Managers are calling for the power to “fire” GPs and to get rid of small practices to make the huge spending cuts needed in coming years.
A summary of discussions between the Department of Health and strategic health authority directors, seen by HSJ, reveals they are seeking controversial reform of primary care contracts.
GPs should not be paid for poor performance. There are huge variations in the performance of GPs
A summary of the talks about what is needed for the DH’s quality, innovation, productivity and prevention - QIPP - programme, includes the conclusion: “Can’t deliver the productivity improvements required with small practices.”
Smaller, separate practices are considered less able to share administration, host additional services and take on commissioning functions.
Much of the QIPP programme relies on reducing referrals to hospital, better care for long term conditions and moving services into the community: all dependent on primary care services.
The summary says managers “want to be able to ‘hire and fire’” GPs, something commissioners say is very difficult to do.
Commissioners “need transparency in managing primary care performance and need contractual levers to help address this”, they say. “GPs should not be paid for poor performance. There are huge variations in the performance of GPs.”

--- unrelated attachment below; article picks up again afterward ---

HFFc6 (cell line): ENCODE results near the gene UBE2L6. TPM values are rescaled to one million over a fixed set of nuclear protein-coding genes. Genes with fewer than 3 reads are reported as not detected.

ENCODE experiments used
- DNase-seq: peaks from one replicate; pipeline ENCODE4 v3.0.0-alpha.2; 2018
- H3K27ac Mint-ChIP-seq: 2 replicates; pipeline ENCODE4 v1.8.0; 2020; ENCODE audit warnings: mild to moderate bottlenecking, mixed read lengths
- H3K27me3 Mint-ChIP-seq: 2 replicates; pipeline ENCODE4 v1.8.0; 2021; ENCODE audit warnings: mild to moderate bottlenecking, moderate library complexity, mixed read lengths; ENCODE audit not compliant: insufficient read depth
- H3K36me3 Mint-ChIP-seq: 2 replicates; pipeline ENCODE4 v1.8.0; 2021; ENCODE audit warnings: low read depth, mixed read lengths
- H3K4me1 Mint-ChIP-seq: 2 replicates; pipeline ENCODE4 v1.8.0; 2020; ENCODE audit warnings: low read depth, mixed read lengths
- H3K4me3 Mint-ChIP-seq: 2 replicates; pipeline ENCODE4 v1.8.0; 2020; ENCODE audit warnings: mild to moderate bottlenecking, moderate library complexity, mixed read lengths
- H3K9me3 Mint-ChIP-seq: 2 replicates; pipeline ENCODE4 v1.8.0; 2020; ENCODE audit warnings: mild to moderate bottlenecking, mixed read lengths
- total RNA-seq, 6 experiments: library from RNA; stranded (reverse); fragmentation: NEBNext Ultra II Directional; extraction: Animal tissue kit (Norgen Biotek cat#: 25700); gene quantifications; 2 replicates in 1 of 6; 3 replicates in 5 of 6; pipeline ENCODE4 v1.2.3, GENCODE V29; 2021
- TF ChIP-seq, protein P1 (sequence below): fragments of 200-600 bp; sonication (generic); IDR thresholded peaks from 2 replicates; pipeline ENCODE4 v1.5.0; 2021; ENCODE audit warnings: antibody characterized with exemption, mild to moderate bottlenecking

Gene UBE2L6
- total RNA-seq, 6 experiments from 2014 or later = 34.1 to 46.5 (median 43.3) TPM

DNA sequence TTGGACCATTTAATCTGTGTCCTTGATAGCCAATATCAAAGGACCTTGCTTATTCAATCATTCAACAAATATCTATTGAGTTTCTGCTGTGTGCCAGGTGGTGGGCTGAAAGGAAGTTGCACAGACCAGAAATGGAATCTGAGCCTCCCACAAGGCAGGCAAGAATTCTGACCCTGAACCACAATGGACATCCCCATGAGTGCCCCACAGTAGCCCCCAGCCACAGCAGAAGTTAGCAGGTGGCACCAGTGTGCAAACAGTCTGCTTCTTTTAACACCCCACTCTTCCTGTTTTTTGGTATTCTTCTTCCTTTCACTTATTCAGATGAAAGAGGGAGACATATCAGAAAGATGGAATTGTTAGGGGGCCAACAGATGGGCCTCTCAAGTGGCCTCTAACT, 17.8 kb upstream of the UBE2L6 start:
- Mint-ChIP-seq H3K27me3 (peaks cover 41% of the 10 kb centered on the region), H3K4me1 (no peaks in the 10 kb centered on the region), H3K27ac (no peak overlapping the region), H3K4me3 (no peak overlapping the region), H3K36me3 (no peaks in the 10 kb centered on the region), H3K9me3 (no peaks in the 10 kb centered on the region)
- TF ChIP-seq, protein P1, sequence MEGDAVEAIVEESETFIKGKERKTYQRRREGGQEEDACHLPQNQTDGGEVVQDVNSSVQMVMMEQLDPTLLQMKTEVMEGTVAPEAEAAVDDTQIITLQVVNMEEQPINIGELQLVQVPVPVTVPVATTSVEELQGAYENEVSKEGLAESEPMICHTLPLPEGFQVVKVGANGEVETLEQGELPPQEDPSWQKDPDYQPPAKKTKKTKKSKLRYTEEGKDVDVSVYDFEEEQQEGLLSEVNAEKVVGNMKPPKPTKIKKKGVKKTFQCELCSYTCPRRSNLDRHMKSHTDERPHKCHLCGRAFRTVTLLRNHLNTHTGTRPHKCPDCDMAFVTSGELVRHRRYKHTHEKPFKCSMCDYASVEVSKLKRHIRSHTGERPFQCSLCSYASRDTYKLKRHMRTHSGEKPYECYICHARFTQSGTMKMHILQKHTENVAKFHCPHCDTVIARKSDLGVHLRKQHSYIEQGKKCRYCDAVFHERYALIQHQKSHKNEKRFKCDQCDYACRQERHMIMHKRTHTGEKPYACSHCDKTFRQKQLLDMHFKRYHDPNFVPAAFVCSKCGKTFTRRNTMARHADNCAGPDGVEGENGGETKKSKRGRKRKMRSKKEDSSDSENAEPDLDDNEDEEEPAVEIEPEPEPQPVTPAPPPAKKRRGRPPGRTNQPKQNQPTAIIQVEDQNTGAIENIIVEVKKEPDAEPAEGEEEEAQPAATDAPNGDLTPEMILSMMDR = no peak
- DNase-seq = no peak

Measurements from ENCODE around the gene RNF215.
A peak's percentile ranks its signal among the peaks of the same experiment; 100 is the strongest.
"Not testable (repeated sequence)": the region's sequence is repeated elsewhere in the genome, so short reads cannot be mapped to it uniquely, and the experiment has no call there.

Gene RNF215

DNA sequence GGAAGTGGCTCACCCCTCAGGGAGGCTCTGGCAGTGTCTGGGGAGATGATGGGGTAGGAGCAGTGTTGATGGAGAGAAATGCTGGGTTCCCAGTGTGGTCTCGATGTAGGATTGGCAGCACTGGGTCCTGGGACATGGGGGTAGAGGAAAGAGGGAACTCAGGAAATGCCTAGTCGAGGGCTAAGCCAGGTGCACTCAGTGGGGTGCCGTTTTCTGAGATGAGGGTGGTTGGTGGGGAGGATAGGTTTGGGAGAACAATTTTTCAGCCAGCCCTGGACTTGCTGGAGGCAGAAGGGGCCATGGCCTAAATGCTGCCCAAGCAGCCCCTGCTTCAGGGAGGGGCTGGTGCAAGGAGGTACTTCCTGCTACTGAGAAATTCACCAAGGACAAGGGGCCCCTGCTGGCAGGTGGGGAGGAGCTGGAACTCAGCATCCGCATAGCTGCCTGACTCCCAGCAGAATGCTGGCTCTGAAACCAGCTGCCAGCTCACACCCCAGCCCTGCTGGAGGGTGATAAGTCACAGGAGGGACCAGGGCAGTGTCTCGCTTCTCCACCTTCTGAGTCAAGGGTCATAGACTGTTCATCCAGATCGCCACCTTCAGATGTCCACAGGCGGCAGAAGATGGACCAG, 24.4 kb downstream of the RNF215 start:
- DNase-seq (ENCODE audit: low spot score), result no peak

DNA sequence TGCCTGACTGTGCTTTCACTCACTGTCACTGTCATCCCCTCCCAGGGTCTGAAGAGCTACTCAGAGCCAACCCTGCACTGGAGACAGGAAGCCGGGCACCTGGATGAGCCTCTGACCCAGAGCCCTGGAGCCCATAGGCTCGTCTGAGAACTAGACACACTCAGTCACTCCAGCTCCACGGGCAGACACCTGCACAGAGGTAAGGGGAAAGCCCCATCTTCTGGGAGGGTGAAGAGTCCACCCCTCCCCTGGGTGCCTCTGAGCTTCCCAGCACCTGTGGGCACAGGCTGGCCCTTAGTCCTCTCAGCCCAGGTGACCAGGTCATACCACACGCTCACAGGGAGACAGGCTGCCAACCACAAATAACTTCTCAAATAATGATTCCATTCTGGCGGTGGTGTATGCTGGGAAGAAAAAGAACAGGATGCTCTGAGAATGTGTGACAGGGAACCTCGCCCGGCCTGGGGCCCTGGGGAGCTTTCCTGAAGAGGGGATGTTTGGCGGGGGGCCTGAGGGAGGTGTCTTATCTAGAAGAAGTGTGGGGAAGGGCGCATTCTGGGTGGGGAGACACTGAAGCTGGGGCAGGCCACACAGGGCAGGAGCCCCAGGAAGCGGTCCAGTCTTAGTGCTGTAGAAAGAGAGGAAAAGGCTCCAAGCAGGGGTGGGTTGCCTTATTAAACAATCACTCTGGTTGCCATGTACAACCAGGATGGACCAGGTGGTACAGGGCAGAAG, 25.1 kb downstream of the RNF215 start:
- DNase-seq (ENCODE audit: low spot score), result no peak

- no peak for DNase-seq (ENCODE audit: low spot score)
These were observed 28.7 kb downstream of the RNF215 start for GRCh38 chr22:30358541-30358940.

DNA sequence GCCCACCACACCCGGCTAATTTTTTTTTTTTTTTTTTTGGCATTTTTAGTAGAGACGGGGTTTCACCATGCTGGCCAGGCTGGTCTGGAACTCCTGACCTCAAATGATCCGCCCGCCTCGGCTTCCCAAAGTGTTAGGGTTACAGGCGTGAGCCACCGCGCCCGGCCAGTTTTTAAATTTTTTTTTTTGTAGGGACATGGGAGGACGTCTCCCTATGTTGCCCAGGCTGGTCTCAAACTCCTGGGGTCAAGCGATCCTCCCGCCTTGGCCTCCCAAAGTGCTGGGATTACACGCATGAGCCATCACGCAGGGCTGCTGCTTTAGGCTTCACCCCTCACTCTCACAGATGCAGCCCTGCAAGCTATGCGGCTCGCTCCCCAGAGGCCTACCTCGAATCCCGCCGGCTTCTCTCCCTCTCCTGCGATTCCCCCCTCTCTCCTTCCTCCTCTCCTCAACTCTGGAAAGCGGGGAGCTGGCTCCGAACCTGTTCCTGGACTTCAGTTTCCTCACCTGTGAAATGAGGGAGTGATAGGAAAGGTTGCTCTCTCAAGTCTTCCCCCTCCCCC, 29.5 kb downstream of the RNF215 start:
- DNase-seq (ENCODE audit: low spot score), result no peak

Policy makers are also looking at how to incentivise GPs to reduce unnecessary spending by strengthening their commissioning role, for example with real budgets, as proposed by the Conservatives.
On out of hours care the summary says: “Primary care is required 24/7. Need to focus on quality and the availability of care.”
Many of the proposals would have to become part of contract negotiations with the British Medical Association on new GP contracts, expected to begin after the election.
However, as well as contract changes, the summary acknowledges there must be “better performance management of existing levers”. Last October HSJ revealed huge variation in the amount different PCTs were paying GPs for similar services.
PCT Network director David Stout said that while some contract changes were needed, dramatic shifts were not likely to come quickly, so should not be relied on.
However, he said: “We cannot exclude general practice from the quality and productivity challenges, and wider than that we need them to operate as efficient and productive clinicians in terms of referrals.”
Royal College of GPs chair Steve Field said it was important for GPs to lead the changes.
He said: “I would call for all doctors to engage in this agenda [of improving quality while making savings]. Both managers and doctors have to take responsibility for this and lead it.”
York University professor of health economics Alan Maynard said: “The GP contracts are going to have to be radically reviewed. We can’t afford to have all these restrictive practices.”
The DH said: “These are notes of informal discussions at a quality and productivity event - these are not official proposals and this is not DH policy.”